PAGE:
Kindle Edition, 312 pages
Published: July, 2013
Recovering from a devastating experience and the end of a long-term relationship, Drew returns to her parents’ home and accepts a teaching position at the prison where her mom works.
Here she struggles with many challenges. Resistance from inmates who are deeply damaged and chemically unbalanced, struggling with addictions, and riddled by hormones. Unmotivated students. Violent outbursts leading to fights, with other students cheering and egging on the combatants.
Except for the venue, it sounds kind of like middle school.
At the prison, Drew meets her old high school friend Graham. Recently divorced and paralyzed in a car accident, he is struggling with loneliness and finding that his disability presents a barrier to dating. As they struggle with their old wounds and the challenges of working with inmates, they are gradually drawn to each other.
I enjoyed the two main characters, especially Graham. They are quirky and flawed with an intriguing combination of resilience, humor, and raw, aching vulnerability. I appreciate the fact that this author allowed her male protagonist to — frankly — be a bit of a dick sometimes. Not in the “I’m too much of a sexy, cool alpha male for my own skin” way one sometimes sees in romance novels. In an angry, sad, yearning, very human way. That was one of the things I liked most about this novel, they way it captured that sense of longing.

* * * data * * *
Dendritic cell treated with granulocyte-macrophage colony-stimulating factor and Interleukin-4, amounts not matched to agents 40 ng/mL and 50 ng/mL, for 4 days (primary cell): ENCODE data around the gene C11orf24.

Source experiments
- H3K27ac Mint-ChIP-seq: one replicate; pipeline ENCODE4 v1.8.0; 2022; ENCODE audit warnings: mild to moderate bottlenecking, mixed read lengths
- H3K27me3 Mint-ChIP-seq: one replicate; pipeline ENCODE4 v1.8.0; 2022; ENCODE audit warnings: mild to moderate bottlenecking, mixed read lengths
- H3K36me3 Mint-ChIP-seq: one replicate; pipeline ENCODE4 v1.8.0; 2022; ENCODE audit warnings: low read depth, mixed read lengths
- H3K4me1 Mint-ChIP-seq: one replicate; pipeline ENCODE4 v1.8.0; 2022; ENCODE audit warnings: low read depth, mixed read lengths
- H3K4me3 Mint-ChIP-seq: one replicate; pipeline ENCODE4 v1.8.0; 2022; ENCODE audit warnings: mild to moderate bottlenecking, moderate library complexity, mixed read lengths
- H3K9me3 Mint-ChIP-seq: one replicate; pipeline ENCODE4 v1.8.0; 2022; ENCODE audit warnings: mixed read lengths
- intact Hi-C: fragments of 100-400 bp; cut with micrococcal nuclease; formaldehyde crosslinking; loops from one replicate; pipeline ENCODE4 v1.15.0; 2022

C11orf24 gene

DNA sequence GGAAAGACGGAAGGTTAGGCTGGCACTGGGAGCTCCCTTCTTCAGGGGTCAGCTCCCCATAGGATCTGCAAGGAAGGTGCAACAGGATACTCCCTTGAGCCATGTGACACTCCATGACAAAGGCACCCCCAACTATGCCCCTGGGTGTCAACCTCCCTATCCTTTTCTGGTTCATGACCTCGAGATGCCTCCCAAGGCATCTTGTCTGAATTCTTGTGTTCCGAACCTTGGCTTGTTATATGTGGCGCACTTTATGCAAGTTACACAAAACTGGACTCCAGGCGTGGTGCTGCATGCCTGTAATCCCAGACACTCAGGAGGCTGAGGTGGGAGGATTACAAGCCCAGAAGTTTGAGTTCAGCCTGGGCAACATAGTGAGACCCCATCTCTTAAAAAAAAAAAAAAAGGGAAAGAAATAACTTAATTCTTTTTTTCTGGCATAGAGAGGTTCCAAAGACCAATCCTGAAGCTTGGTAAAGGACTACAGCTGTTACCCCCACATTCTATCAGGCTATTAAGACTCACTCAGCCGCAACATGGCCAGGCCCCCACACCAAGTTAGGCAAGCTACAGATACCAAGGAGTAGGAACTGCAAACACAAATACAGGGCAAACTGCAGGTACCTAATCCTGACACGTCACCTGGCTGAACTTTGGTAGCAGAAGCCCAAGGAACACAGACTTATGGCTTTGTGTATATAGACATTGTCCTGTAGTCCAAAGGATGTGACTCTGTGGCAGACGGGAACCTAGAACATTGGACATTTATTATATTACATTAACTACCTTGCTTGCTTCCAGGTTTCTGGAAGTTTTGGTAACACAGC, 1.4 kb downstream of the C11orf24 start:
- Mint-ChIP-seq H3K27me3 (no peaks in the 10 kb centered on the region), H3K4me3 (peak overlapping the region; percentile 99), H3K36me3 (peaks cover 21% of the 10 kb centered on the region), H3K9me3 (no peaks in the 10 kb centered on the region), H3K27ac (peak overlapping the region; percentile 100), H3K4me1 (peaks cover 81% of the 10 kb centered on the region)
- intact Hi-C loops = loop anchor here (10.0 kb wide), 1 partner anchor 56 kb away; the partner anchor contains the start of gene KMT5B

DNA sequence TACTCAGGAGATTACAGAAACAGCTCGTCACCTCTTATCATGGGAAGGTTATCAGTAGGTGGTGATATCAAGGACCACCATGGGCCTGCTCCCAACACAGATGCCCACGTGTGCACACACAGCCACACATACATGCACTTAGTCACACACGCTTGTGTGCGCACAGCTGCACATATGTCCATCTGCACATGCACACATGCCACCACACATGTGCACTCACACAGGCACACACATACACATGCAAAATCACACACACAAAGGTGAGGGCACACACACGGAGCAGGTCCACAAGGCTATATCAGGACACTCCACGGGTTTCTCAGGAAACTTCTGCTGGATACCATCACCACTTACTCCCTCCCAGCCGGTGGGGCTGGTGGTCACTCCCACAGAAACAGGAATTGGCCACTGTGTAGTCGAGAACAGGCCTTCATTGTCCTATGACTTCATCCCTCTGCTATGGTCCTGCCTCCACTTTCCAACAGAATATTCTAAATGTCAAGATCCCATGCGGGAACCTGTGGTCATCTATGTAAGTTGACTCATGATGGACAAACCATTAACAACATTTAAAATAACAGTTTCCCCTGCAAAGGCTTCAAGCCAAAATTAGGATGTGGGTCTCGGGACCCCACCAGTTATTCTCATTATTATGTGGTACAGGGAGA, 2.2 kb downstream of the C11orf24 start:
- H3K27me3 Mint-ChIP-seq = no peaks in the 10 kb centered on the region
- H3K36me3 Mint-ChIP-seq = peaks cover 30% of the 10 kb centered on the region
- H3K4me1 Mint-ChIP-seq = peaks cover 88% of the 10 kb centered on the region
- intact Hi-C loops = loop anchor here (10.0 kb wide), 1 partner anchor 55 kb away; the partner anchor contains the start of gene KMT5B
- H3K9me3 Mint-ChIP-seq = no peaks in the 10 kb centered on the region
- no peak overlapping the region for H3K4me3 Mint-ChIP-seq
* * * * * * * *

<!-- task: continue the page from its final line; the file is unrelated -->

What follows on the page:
The narrative is heavy on humor, sarcasm, and pop-culture references. And this author also seems to be a big film buff, which earned an extra measure of respect from me.
This was a fun, quick read, but with parts that are thoughtful, sad, and dark. Drawing on the author’s experiences teaching inmates, it reflects truths about the prison system. My main complaint is that the resolution seemed to happen a bit too quickly, then the novel ended abruptly. But, overall, it was a terrific read.